From the 1840s onwards York's Hollow gradually became the home of white itinerants who lived in tents in the area. The influx of Dr JD Lang's Scottish migrants, who found out when they arrived that the free land they had been promised did not exist, saw more inhabitants added to the mix. They brought a new name to an adjoining suburb, Fortitude Valley, so named after one of the ships that transported them here. Once again there was trouble with the Aborigines as these new settlers defended their belongings zealously, often with the use of firearms.

The following photograph of York's Hollow is from around 1864 and shows some of the rudimentary accommodation.  
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(Photo: State Library of Queensland and John Oxley Library; #108131)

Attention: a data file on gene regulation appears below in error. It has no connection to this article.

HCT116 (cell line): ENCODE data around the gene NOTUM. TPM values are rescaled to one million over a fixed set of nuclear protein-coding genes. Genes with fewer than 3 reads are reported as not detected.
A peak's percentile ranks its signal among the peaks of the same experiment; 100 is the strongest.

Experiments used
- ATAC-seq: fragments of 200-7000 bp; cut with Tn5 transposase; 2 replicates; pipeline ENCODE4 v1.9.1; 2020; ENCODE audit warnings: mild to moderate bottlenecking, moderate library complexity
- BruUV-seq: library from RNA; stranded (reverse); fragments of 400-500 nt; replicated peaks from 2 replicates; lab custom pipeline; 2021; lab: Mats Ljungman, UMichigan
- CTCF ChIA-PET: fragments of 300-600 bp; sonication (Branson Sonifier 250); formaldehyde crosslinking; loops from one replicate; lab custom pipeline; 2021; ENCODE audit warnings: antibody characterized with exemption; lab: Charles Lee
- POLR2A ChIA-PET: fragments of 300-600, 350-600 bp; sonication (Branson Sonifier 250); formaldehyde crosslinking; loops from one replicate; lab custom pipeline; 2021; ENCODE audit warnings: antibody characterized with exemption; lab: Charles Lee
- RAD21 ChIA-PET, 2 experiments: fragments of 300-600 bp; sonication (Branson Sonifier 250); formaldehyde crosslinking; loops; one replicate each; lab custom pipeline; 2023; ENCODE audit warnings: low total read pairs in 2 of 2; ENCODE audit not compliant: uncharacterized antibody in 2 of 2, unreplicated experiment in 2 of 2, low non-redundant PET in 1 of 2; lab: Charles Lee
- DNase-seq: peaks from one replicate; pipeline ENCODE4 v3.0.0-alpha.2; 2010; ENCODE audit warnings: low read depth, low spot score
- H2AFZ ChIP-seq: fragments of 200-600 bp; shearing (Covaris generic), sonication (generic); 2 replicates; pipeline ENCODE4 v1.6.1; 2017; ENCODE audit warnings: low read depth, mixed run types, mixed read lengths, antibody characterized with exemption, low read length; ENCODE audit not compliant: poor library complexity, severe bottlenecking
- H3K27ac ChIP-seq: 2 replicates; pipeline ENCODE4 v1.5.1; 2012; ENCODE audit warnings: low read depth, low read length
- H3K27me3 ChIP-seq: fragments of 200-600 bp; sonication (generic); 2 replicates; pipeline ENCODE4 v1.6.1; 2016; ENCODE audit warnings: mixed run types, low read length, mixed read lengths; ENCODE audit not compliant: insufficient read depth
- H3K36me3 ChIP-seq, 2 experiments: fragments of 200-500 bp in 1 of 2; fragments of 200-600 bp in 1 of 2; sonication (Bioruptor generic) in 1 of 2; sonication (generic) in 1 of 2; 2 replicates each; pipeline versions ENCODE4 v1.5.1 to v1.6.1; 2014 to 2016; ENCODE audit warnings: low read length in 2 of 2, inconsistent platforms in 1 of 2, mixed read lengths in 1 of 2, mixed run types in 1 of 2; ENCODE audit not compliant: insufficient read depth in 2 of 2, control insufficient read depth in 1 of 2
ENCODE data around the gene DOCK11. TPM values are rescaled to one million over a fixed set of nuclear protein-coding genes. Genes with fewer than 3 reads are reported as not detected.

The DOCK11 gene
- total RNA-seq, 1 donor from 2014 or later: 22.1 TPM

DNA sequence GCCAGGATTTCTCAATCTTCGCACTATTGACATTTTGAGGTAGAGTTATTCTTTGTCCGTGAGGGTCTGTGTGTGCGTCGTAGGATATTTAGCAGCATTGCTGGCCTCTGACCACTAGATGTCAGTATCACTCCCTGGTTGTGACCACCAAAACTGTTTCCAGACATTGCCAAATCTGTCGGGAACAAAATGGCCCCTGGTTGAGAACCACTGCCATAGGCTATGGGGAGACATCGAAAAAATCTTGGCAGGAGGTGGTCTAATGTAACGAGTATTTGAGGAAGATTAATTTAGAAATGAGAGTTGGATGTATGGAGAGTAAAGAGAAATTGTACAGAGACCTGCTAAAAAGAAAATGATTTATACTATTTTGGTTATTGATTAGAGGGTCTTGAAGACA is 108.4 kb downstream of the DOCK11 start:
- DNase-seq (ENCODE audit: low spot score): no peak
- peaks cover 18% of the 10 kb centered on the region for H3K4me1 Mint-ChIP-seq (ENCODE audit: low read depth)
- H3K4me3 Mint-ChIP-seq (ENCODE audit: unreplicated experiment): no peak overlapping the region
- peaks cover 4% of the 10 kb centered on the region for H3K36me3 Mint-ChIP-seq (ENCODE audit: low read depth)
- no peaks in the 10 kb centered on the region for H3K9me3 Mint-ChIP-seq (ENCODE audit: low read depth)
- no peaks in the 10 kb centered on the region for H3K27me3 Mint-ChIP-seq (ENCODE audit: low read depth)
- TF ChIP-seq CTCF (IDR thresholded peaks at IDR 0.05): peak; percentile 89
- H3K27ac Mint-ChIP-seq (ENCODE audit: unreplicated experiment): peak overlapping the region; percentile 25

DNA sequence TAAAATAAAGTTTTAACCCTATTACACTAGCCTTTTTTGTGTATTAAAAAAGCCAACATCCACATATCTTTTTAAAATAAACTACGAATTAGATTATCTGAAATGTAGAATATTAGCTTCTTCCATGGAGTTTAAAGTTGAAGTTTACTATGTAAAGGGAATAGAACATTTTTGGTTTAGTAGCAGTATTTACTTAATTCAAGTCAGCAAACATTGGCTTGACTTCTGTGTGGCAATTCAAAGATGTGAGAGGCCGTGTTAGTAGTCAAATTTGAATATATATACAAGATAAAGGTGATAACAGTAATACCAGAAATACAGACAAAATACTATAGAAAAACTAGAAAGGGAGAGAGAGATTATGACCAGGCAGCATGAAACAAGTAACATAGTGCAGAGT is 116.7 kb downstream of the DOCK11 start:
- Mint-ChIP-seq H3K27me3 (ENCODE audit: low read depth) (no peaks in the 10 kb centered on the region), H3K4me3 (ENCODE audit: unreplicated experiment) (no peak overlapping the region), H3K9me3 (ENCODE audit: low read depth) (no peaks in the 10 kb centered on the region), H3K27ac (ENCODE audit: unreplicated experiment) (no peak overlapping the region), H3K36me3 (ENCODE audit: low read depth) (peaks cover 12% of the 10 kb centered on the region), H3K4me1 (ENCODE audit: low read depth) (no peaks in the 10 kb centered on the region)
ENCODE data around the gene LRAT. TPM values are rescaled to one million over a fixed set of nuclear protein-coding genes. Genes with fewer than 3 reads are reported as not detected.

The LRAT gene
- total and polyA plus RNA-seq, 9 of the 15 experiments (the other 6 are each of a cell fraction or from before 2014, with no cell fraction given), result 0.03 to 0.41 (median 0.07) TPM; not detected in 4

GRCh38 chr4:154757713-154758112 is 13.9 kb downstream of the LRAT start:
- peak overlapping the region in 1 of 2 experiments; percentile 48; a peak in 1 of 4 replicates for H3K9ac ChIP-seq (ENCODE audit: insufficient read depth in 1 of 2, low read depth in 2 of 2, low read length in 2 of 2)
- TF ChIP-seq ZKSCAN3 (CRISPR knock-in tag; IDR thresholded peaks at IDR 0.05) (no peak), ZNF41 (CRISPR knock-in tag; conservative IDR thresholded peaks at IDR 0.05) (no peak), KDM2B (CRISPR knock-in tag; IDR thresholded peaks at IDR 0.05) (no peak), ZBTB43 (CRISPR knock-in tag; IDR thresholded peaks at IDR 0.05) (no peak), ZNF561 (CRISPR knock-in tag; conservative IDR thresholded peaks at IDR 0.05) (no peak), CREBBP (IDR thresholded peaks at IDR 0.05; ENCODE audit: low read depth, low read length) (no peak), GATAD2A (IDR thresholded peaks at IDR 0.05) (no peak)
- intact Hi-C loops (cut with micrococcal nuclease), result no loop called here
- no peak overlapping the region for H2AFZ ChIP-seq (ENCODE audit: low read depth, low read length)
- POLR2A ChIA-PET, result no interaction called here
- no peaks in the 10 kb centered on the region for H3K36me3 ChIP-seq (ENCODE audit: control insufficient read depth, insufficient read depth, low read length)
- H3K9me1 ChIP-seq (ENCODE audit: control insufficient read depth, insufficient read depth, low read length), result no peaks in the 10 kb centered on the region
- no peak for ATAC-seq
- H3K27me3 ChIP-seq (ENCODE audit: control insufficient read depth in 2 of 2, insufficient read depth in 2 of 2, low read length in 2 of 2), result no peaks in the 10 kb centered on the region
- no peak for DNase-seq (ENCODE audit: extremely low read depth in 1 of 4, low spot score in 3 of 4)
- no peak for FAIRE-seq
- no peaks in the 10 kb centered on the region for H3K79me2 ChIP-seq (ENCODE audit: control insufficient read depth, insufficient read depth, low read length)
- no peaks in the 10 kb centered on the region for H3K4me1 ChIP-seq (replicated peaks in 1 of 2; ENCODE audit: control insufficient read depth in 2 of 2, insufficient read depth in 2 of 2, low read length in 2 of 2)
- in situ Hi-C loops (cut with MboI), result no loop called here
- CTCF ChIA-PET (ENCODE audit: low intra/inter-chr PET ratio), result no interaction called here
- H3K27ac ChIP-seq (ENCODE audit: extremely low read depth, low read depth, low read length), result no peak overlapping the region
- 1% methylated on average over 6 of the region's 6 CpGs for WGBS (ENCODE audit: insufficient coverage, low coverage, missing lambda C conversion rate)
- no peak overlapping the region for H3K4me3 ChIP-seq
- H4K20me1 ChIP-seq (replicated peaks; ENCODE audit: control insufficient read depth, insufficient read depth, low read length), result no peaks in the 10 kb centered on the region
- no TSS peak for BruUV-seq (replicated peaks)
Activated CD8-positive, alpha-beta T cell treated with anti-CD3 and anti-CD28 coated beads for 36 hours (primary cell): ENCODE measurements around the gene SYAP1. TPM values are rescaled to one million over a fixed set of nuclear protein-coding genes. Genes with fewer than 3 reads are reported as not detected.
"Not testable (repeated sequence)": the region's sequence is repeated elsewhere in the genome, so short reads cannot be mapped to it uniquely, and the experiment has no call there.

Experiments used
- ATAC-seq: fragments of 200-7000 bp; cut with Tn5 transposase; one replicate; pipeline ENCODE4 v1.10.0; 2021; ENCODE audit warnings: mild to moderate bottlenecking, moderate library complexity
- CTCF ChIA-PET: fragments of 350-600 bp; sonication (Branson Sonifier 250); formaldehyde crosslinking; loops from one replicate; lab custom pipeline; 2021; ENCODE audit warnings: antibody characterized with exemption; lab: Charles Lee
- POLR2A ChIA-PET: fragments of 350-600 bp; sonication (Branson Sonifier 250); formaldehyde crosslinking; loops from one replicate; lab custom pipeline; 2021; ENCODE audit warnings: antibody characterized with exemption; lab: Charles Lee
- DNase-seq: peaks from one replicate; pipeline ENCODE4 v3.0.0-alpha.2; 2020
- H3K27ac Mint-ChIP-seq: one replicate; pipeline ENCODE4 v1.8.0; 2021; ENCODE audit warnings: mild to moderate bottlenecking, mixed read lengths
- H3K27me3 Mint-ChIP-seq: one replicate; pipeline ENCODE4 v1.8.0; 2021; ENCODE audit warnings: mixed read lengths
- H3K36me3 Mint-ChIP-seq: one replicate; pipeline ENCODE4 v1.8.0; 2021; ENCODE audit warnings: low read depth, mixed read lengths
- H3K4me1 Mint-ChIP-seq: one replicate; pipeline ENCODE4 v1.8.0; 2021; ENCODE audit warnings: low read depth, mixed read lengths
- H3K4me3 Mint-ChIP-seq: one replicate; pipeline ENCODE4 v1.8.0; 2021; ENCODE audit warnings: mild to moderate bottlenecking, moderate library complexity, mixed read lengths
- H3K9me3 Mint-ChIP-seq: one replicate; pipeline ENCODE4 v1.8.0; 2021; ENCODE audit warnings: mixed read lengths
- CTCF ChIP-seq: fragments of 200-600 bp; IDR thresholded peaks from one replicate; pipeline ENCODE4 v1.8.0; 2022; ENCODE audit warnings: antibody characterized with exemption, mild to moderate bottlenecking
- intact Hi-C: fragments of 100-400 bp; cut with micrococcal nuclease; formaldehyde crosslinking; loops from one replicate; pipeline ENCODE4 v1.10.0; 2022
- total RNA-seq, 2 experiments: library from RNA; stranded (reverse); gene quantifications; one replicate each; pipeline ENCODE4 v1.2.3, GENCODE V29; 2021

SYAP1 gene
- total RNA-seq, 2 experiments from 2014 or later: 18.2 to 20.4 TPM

After separation from New South Wales York's Hollow had contrasting fortune. Officially named Victoria Park in 1875, a Board of Trustees was establish to ensure its future as the "lungs of the city". Progress, however, made demands on the park. The railway to Sandgate was built through the middle of it to save money. A fair chunk of it was carved off for the Brisbane Exhibition, a rifle range was constructed in one corner, and the hospital, a golf course and some nearby schools also won some of the land for their own purposes. It could have been worse - there was a proposal to build a Government House here but an alternative was found. Similarly, the park was proposed as the site for a new university but thankfully benefactors the Mayne family donated more suitable land at St Lucia for this purpose. Here is a picture of Victoria Park from 1936, looking from the hospital toward Brisbane city. The railway line can be seen bisecting the park, and the building at bottom centre is likely the golf clubhouse that was constructed in 1931.
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(Photo: State Library of Queensland and John Oxley Library; #68798)